I just got back form a little road trip. It’s been a while since I’ve been on the road for so long or so far. Things have changed – and some haven’t.
In general people still haven’t figured out the fine art of driving. Speed limits are optional, turn signals must be broken, brakes apparently don’t work nearly as well as horns, and lanes are merely a suggestion of vehicular placement. I recall when everybody went to driver’s ed in high school. Now nobody goes. And it shows! But no school will pay the cost of a car, a teacher’s extra time (for some reason it was always a gym teacher), and the outrageous insurance it must cost when the only authorized drivers are unlicensed teenagers and a gym teacher.
Rest stops have gotten dirtier, with less real food and more unreal people. And they are farther apart. When many highways were being built in the 1950s the cars were big but of suspect power. In the east and the west where mountains rule the terrain, all roads had stops at the peaks. This allowed the motoring public a chance to stretch their legs, enjoy the views, and allow their cars to cool down after doing their imitations of an asthmatic billy goat. And there the rest stops stayed. The ones that weren’t torn down. Today’s cars are much more powerful and can easily make it up three or four thousand feet. And much too easily they then make it back down the other side. I feel sorry for the people who live in the flat middle of the country and don’t get to enjoy the experience of plummeting down a mountain around bends often only feet from all too real sheer drops, bending, twisting, turning, ducking into tunnels then back into the sunlight only to plunge into the new darkness of a companion tunnel then thrust back out for another few miles of downhill slaloming all at a speed for which breakneck is too mild an adjective. We don’t need rest stops at the top of the mountains; we need them at the bottom. With liquor licenses. And underwear changing stations.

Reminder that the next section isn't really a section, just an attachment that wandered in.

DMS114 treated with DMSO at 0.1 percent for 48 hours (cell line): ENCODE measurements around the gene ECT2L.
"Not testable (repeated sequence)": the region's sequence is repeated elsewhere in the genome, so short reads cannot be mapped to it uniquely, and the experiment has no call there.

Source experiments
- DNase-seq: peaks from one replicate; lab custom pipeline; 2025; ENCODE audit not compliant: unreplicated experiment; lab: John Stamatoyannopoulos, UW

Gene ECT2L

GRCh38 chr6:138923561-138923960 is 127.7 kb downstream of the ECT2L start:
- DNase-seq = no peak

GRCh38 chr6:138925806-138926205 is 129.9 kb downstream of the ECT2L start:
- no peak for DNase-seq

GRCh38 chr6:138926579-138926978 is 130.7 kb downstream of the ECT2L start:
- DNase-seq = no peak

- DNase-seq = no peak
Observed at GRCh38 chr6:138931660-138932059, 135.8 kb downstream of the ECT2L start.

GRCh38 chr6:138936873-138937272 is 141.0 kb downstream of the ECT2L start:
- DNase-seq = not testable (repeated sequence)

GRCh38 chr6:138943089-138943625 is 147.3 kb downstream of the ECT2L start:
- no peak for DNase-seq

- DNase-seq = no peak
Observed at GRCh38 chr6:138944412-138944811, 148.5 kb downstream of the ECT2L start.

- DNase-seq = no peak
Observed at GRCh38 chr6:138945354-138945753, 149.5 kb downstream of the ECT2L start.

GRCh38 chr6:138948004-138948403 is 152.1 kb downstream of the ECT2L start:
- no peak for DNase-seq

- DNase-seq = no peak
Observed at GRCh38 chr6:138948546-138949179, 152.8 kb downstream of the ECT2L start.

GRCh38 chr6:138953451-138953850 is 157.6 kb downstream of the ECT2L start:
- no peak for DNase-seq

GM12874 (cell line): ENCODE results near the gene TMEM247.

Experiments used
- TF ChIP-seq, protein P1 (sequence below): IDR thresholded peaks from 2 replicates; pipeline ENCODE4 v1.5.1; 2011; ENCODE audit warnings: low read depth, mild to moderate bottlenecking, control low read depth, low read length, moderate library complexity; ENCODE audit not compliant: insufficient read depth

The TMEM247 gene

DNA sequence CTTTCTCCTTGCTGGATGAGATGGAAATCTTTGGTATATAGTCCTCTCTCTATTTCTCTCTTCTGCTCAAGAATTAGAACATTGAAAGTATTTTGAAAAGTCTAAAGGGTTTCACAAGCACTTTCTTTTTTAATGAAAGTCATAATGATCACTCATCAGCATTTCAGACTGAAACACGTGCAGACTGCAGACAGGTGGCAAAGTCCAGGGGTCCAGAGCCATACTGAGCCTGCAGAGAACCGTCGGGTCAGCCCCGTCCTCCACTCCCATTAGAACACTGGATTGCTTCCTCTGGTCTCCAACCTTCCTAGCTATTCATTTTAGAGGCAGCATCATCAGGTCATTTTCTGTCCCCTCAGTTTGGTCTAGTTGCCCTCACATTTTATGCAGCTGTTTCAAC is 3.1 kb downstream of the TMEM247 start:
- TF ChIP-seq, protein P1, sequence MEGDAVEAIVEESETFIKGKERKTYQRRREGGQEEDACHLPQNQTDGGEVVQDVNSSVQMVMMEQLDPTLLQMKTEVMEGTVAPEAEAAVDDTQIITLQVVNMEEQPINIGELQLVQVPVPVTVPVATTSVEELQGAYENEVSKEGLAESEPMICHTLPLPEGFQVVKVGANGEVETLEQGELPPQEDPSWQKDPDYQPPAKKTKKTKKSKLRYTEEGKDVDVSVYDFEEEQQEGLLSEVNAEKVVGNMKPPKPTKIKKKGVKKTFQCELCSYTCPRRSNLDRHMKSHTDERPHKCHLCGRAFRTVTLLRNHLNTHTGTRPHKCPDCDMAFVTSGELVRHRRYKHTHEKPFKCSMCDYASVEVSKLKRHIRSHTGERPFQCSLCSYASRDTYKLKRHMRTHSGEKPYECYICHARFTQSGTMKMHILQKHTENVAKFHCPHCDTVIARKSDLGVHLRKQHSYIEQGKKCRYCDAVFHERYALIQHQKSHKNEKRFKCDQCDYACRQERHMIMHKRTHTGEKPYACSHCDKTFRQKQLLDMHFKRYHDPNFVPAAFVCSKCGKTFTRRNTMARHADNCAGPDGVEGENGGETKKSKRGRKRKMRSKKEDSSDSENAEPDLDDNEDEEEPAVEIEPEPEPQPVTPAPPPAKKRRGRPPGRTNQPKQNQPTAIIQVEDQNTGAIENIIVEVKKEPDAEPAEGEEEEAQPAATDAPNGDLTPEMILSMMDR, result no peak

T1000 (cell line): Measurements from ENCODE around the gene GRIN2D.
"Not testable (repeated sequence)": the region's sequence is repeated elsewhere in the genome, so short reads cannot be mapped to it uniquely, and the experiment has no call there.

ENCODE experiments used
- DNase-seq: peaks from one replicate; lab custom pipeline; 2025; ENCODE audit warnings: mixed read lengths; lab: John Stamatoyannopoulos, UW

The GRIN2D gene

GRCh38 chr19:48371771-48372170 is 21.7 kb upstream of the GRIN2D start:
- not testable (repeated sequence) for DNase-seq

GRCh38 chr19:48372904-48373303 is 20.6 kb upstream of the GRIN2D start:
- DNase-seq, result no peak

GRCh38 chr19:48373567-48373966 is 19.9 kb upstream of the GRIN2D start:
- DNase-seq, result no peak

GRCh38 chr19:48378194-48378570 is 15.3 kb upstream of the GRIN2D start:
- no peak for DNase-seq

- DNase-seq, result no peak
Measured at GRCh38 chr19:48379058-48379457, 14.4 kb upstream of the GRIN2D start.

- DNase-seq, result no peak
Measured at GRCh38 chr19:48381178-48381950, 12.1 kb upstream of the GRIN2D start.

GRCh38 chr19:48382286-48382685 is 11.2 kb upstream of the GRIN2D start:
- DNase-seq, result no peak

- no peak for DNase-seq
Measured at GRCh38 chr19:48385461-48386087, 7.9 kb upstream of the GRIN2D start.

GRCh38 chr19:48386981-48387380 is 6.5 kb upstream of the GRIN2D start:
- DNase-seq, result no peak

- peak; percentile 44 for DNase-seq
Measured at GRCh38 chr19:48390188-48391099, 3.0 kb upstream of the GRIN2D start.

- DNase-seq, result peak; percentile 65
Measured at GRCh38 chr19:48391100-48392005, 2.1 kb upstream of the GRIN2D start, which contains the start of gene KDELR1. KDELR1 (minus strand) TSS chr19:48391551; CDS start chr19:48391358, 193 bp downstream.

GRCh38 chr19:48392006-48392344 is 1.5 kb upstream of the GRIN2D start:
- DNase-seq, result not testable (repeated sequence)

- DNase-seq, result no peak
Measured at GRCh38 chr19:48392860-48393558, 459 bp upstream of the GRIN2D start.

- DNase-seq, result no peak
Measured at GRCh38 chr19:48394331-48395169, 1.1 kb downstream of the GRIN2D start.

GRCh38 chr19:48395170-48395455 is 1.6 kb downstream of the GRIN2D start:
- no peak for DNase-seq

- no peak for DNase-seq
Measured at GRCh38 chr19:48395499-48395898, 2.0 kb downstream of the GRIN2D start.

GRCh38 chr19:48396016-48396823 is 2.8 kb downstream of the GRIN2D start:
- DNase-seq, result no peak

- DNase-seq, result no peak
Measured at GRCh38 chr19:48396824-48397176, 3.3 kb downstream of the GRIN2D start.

Gas stations are being augmented by charging stations for electric cars. A great idea. I saw a half-dozen charging stations at each stop I visited. Even at the smallest of the stops where I stopped there stood the usual six charging stands. For the entire four days on the road I encountered one electric car. Perhaps someday there will be lines for them also.
A new nicety at rest stops is the farmers’ market. I love farmers’ markets and have posted a few thoughts on them. But I don’t understand why they are there. Except for the few RVers still on the road, how many people pick up a peck of fresh veggies for dinner while on vacation?
In the 1970s everybody reduced the speed limit to 55mph to save gas since prices had skyrocketed to a whopping 59 cents per gallon. Even though gas today is cheap at $2.50 a gallon, speed limits keep getting higher. Except for whoever is driving in the left lane. For some reason as soon as I pull out to pass a slower vehicle the car that just sped past me discovers that his brakes indeed brake.
And perhaps someday somebody will be able to explain why there are handicap lanes at the toll plazas. I didn’t use them. But there they were, and that might be this week’s newest, greatest mystery.
That’s what I think. Really. How ‘bout you?